Gold medalist calls out swimmer Michael Andrew’s decision not to vaccinate

Michael Andrew in the pool after swimming a 50-meter race.
Michael Andrew, who will competing for the U.S. swimming team at the Tokyo Olympics, has chosen not to be vaccinated against COVID-19.
(Jeff Roberson / Associated Press)

Two-time Olympic gold medalist Maya DiRado said in a Twitter thread that she is “disappointed” in Michael Andrew’s decision to swim in the Summer Games without being vaccinated against COVID-19.

Andrew holds the top seed in the 200-meter individual medley, one of three events in which he is a medal contender during the swimming competition that starts Saturday.

The 22-year-old from Encinitas is the best-known member of the U.S. team to disclose his decision to not take the vaccine.

DiRado, who won four swimming medals at the Rio de Janeiro Olympics in 2016, responded this week to comments Andrew made in an interview with the Fox Business Network, in which he said he is “representing my country in multiple ways and the freedoms we have to make a decision” to spurn vaccination.


“First, I wish he’d think harder about what he’s proud to represent,” DiRado wrote on Twitter. “Team USA loves to say that we represent the best country in the world. There are a number of plausible reasons one could give for that, and freedom to not get vaccinated seems to be high for him. Ok. But what about the fact that American scientists helped bring the best vaccines to market fastest? And the fact that while much of the world desperately wants vaccines, the US has made them freely available to any citizen who wants one? I’m proud I represented that flag.”

She added: “That Michael would make a decision that puts even a bit of risk on his teammates for his own perceived well-being frustrates me.”

Several other high-profile U.S. swimmers like Caeleb Dressel, Katie Ledecky and Simone Manuel have been vaccinated. During the swimming trials last month, Dressel joked that he’s on “Team Moderna.” Andrew has taken a different path.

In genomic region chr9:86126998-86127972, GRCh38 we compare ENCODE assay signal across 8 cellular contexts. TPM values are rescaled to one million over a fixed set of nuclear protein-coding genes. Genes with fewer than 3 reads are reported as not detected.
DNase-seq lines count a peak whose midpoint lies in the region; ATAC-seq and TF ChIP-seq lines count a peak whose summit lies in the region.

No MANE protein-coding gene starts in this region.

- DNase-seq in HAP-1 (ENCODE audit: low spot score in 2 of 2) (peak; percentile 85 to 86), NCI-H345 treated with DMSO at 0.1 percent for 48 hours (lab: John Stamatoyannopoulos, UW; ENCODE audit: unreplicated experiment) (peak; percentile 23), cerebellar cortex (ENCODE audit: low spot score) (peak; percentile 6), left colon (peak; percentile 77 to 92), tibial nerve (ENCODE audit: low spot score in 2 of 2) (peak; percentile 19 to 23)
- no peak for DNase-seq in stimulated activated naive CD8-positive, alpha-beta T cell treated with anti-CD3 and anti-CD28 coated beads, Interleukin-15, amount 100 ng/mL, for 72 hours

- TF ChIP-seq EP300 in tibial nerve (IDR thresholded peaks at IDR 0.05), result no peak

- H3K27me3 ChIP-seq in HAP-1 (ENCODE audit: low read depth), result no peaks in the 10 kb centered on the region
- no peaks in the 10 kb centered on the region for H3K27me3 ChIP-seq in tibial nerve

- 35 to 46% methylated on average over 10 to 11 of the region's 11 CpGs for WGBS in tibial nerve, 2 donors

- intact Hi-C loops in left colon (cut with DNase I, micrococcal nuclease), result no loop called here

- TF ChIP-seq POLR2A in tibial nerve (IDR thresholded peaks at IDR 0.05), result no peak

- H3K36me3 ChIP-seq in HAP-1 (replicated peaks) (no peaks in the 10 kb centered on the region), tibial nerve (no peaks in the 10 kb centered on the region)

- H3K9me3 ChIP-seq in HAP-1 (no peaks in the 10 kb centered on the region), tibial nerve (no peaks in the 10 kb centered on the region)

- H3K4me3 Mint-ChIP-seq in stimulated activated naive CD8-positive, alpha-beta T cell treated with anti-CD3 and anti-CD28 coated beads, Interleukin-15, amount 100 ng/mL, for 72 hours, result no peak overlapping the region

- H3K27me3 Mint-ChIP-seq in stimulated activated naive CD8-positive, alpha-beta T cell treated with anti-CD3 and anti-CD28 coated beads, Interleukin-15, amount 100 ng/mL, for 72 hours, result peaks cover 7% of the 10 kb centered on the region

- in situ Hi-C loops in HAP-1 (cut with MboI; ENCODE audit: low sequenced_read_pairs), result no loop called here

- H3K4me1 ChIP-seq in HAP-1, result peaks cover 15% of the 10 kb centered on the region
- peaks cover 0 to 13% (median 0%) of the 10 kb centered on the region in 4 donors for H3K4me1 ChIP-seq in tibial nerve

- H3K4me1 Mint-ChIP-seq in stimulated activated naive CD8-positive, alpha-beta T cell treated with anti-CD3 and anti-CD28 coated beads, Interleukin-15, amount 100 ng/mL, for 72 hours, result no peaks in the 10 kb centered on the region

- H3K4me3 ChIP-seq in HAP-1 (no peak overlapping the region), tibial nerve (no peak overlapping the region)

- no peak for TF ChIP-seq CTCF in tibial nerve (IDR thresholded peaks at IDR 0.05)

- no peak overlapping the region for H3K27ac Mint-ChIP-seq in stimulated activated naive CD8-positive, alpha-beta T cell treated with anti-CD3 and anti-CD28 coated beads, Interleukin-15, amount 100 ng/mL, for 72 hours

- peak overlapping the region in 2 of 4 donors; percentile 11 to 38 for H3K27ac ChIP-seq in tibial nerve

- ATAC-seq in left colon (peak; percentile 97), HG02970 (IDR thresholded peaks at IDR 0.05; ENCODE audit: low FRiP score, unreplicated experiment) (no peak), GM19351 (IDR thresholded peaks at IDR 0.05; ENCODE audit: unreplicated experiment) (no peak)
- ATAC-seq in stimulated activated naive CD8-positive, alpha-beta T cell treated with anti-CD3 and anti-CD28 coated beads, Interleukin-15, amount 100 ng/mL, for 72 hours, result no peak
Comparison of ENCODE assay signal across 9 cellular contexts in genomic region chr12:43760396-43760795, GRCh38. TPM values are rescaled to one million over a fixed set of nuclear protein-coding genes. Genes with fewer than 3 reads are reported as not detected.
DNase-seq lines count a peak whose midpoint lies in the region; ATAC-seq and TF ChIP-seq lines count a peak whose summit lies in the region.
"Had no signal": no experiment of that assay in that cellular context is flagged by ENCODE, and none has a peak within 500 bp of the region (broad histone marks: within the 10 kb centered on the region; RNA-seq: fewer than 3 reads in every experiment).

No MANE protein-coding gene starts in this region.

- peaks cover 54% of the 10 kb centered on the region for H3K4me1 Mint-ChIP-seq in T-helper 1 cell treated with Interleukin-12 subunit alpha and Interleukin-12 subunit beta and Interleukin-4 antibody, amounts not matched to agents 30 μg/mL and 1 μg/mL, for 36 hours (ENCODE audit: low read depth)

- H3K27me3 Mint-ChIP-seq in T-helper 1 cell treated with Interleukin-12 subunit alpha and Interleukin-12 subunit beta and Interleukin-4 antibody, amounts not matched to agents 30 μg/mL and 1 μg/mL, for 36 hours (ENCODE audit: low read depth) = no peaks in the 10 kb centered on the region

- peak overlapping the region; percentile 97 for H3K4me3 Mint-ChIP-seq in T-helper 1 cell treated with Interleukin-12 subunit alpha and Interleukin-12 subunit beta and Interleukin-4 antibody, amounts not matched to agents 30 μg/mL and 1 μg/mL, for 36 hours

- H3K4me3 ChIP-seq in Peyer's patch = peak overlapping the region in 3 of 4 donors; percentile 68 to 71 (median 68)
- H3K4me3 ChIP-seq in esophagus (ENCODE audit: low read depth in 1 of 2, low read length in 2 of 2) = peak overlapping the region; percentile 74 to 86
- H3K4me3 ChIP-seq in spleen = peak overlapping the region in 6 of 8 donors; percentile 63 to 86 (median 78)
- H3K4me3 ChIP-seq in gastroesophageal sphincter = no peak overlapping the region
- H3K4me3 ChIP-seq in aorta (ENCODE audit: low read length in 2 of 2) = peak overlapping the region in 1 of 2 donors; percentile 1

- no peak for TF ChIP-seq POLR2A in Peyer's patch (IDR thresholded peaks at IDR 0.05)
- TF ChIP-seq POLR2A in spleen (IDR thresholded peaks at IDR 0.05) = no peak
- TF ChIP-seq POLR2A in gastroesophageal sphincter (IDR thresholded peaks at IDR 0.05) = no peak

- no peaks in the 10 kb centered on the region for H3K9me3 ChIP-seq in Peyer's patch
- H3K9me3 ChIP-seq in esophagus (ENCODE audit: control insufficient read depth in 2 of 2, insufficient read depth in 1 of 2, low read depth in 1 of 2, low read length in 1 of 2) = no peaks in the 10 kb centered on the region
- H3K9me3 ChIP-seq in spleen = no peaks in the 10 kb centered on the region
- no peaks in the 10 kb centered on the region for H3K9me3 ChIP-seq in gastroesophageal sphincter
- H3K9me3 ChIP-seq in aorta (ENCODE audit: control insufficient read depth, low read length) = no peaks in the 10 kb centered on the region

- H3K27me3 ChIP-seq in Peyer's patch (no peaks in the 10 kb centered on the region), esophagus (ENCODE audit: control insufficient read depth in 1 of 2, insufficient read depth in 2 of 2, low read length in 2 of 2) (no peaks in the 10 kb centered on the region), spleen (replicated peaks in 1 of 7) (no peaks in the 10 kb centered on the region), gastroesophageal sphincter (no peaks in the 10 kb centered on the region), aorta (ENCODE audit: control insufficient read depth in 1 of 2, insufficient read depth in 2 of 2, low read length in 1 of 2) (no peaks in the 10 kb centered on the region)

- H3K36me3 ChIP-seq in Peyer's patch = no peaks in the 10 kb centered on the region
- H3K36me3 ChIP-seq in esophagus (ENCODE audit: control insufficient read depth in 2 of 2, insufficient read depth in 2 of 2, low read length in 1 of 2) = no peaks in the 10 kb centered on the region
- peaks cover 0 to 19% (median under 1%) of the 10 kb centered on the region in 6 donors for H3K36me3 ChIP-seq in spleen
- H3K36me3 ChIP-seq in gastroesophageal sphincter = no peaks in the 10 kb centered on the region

“I didn’t want to put anything in my body I didn’t know how I would potentially react to,” Andrew said at a news conference this month during the team’s training camp in Hawaii. “As an athlete on the elite level, everything you do is very calculated. For me in the training cycle ... I didn’t want to risk any days out. We did know there were periods where you take the vaccine and you have to deal with some days off.”

Andrew said he had COVID-19 in December and recovered “very easily” and with “no issues.”

During the Fox Business interview, Andrew told host Stuart Varney that he’s not opposed to vaccines and doesn’t take the situation lightly, but not getting this vaccine is “something I’m willing to stand for.”

Athletes at the Games are subject to a variety of virus-related precautions, including daily testing, mask-wearing and plastic dividers in the dining hall. The International Olympic Committee estimated last month that 80% of athletes have been vaccinated.


Andrew’s first individual swim is Saturday in the 100 breaststroke. He set the American record in the event last month but is the underdog against world record holder Adam Peaty from Britain.